Aging and SRH changes in men & women
Age-related physiological changes do not render a meaningful sexual relationship impossible or even necessarily difficult. In men, greater physical stimulation is required to attain and maintain erections, and orgasms are less intense. In women, menopause terminates fertility and produces changes due to estrogen deficiency. The extent to which aging affects sexual function depends largely on psychological, pharmacological, and illness-related factors.
In women, vaginal walls become thinner, dryer, less elastic, and possibly irritated. Sometimes sex becomes painful due to these vaginal changes. The risk for vaginal yeast infections increases. The external genital tissue decreases and can become irritated.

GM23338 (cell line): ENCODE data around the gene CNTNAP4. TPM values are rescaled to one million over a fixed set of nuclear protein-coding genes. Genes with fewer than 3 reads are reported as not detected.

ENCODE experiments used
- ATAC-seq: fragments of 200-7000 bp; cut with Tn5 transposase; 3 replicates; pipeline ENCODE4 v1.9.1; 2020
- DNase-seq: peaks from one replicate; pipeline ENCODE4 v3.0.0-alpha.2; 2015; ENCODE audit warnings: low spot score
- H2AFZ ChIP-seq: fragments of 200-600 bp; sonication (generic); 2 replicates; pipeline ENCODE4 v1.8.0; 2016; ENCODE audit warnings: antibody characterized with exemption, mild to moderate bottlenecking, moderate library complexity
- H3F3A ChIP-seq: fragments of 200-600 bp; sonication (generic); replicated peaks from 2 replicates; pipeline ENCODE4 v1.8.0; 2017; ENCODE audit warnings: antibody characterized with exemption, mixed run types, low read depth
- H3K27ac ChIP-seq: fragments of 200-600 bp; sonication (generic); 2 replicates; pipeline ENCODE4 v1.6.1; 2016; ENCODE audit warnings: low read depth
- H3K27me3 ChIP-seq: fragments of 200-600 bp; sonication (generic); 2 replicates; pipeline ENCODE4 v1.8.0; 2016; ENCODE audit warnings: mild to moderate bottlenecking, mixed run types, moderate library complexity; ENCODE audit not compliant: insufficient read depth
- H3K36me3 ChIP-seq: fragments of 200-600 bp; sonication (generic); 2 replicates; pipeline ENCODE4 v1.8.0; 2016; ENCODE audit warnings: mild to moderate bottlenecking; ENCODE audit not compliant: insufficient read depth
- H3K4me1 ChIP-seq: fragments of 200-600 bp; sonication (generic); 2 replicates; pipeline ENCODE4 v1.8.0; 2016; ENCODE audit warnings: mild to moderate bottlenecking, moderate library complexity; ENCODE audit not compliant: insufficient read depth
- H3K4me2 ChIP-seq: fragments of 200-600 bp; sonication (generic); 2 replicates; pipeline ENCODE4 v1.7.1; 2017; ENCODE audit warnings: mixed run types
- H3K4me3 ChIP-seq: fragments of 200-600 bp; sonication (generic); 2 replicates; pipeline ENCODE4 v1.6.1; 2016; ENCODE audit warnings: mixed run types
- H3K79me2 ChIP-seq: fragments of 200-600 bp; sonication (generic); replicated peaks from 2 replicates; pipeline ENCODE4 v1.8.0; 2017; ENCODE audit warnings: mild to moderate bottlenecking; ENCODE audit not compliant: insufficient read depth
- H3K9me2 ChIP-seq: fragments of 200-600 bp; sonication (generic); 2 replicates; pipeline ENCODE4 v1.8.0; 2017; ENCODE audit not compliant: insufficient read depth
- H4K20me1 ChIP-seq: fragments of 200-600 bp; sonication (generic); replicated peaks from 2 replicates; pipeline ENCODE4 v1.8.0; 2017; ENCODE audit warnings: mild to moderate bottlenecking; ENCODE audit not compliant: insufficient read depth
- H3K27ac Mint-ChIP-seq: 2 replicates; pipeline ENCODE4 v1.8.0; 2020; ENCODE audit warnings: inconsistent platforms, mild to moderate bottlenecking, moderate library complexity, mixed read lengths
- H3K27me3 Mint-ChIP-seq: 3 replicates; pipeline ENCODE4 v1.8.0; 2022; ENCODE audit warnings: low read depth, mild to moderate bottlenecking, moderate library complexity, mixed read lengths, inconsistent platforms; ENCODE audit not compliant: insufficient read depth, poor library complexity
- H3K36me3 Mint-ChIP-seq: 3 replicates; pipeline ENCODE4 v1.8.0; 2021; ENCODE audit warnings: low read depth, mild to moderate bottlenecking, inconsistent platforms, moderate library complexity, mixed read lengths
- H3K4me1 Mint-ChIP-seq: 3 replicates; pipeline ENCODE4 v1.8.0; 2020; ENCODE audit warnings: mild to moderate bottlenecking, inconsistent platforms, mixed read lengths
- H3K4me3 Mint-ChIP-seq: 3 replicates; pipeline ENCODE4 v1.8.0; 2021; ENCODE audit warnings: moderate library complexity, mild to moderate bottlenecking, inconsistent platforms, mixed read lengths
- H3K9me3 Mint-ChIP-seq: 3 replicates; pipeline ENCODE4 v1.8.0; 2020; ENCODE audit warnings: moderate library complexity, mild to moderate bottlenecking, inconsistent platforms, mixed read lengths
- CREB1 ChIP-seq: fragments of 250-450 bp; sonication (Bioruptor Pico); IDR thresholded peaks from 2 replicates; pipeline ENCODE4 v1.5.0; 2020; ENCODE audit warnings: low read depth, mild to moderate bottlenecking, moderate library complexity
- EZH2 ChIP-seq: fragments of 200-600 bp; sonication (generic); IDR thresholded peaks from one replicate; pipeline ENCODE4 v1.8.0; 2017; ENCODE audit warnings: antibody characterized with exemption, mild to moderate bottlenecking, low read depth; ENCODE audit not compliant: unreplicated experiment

Unlike women, men do not experience a major, rapid (over several months) change in fertility as they age (like menopause). Aging changes in the male reproductive system occur primarily in the testes.
In middle and old age, the reproductive systems undergo significant changes: a gradual decline in fertility and fluctuations in the production of sex hormones, the latter triggering anatomical and physiological changes in distant organs and tissues.